On Judas’ Betrayal29 April 2021
a) …Today, beloved, our Lord Jesus Christ was handed over. On the coming evening, the Jews took him and led him away. But don’t be dejected on hearing that Jesus was handed over; or rather, do be dejected and weep bitterly, but not over Jesus who was betrayed, but over the traitor, Judas. For the former, who was handed over, saved the whole world; whereas the latter, the traitor, lost his own soul. He who was betrayed sits at the right hand of the Father in heaven; he who betrayed him is now in hades, awaiting condign punishment. So do weep and moan for his sake; mourn for his sake, since even our Master shed tears for him. Seeing him, Jesus was troubled and said: ‘One of you shall betray me’. How great our Master’s compassion is. He who was betrayed grieved for his betrayer. Seeing him, Jesus was troubled and said: ‘One of you shall betray me’. Over whom was he disheartened? He showed his tender love and, at the same time, taught us that it is altogether proper to mourn, not for the person enduring a wrong, but for the one committing it. The latter is worse off than the former. Or rather, enduring a wrong isn’t bad; but acting wrongly is. Suffering wrong gains us the Kingdom of Heaven; committing wickedness results in Gehenna and punishment for us. For the Lord says: ‘Blessed are they who are persecuted for righteousness’ sake: for theirs is the kingdom of heaven’. Do you see how enduring evil has the kingdom of heaven as its recompense and reward?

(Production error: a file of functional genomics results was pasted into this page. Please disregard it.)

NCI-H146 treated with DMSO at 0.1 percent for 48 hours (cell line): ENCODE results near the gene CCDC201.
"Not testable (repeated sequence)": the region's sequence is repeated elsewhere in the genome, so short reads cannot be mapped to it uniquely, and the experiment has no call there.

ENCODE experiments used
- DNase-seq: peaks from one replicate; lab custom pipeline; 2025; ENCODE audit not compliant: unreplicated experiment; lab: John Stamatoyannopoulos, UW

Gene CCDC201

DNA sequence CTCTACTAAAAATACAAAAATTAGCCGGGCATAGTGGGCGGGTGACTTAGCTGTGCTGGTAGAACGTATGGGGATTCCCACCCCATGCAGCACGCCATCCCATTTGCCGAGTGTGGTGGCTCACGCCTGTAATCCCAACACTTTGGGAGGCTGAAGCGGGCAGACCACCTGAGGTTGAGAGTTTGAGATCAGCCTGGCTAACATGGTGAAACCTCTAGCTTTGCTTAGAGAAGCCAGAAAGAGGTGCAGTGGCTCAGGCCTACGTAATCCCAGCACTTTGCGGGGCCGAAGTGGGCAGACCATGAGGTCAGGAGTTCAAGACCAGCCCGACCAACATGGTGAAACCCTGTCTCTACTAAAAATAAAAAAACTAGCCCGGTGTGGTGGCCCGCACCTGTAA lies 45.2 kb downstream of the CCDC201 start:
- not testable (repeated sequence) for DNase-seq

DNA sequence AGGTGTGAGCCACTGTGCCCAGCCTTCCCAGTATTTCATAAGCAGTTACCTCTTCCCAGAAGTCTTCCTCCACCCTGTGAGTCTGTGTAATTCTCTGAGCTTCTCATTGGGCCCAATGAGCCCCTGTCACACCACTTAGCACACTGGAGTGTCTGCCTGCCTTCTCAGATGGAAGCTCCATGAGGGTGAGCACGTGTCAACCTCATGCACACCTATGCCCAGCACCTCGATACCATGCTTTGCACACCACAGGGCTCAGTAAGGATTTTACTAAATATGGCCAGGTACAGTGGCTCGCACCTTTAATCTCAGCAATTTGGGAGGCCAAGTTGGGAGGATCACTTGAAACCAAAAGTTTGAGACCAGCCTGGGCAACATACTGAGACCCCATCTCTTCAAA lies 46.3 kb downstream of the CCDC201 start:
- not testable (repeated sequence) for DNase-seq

c) … ‘What will you give me to deliver him to you?’. Tell me, did Christ teach you that? Didn’t he tell you: ‘Provide neither gold, nor silver, nor copper in your money belts’, in order to stop you being avaricious from the outset? Did He not continually urge this, and also say: ‘But if someone slaps you on your right cheek, turn the other to them also’? ‘What will you give me to deliver him to you?’. What madness! Tell me, for what? What fault, small or great, do you bring to bear in order to betray the Teacher? That He granted you authority over demons? That he made you able to end sickness? To cleanse lepers? To raise the dead? That he ended the tyranny of death? This is how you paid back these benefactions? ‘What will you give me to deliver him to you?’. What madness! Or rather, what avarice! Because that’s what has engendered all this wickedness: because of his lust for money, he betrayed the Teacher. Such is this evil root, worse than a demon; it deranges the souls it’s conquered and makes them oblivious to everything: themselves, their neighbors, as well as the laws of nature. It drives people out of their minds and makes them insane. Look how much it cast out from the soul of Judas: shared discourse, habit, social eating, miracles, instruction, counsel, and admonitions. All of that was then cast into oblivion by avarice. So Paul was right to say: ‘The love of money is the root of all evil’…